This section is from the book "The American House Carpenter", by R. G. Hatfield. Also available from Amazon: The American House Carpenter.

To find the weight that can be safely sustained by a post, when the height of the post is less than ten times the diameter if round, or ten times the thickness if rectangular, and the direction of the pressure coinciding with the axis, we have -

Rule V. - Multiply the area of the cross-section of the post in inches by the value of C, in Table I.; divide the product by the factor of safety, and the quotient will be the required weight in pounds; or -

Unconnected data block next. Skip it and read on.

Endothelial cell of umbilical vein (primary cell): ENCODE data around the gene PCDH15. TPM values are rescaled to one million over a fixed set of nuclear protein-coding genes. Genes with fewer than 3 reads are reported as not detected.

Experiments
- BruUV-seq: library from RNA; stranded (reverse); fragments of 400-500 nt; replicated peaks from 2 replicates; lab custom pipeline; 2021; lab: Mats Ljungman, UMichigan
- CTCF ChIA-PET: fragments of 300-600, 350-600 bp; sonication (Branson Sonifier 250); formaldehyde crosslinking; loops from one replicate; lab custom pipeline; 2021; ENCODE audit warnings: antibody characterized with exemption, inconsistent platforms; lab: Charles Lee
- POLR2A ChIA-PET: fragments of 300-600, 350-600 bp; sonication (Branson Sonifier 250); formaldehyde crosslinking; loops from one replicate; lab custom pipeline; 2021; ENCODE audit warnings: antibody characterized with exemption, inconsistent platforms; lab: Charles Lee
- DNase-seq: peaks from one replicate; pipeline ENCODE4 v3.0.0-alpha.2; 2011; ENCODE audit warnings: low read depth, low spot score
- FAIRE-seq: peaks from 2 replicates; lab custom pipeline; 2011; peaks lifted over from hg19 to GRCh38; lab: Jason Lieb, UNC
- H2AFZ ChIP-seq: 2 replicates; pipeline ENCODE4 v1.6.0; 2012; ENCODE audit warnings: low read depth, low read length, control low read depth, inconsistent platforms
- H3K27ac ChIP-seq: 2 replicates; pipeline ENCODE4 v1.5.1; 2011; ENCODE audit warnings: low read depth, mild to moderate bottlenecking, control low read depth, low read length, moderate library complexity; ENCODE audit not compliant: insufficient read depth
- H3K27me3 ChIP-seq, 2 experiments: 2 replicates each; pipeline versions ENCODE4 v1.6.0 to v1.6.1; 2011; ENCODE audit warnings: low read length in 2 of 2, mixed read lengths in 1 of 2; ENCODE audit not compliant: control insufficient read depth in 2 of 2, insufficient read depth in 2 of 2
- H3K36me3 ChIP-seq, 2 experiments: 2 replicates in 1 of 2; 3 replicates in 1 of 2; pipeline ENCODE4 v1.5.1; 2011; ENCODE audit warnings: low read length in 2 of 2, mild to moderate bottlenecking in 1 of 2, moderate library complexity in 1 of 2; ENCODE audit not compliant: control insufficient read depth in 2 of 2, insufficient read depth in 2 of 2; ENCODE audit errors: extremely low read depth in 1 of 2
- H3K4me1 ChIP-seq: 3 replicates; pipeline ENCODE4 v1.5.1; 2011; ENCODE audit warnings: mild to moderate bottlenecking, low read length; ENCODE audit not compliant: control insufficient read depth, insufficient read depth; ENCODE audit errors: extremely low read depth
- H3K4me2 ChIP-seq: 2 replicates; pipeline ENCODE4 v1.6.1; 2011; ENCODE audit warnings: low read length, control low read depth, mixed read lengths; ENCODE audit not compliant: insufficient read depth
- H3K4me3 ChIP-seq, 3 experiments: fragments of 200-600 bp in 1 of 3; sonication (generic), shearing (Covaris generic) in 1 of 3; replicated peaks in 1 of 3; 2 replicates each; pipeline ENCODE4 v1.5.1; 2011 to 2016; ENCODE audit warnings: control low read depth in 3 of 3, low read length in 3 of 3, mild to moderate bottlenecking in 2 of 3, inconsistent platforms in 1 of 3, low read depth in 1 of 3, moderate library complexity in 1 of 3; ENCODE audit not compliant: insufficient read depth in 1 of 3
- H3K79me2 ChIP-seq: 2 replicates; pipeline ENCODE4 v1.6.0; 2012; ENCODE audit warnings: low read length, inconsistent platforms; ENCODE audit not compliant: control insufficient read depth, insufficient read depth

W = AC/a (5.)

Example. - A Georgia-pine post is 6 feet high, and in cross-section 8 x 12 inches: what weight will it safely sustain? The height of this post, 12 x 6 - 72 inches, which is less than 10 x 8 (the size of the narrowest side) - 80 inches; it therefore belongs to the class coming under this rule. The area = 8 x 12 = 96 inches; this multiplied by 9500, the value of C, in the table, set opposite Georgia pine, and divided by 6, as a factor of safety, the quotient, 152000, is the weight in pounds required. It will be observed that the weight would be the same for a Georgia-pine post of any height less than

10 times 8 inches = 80 inches = 6 feet 8 inches, provided its breadth and thickness remain the same, 12 and 8 inches.

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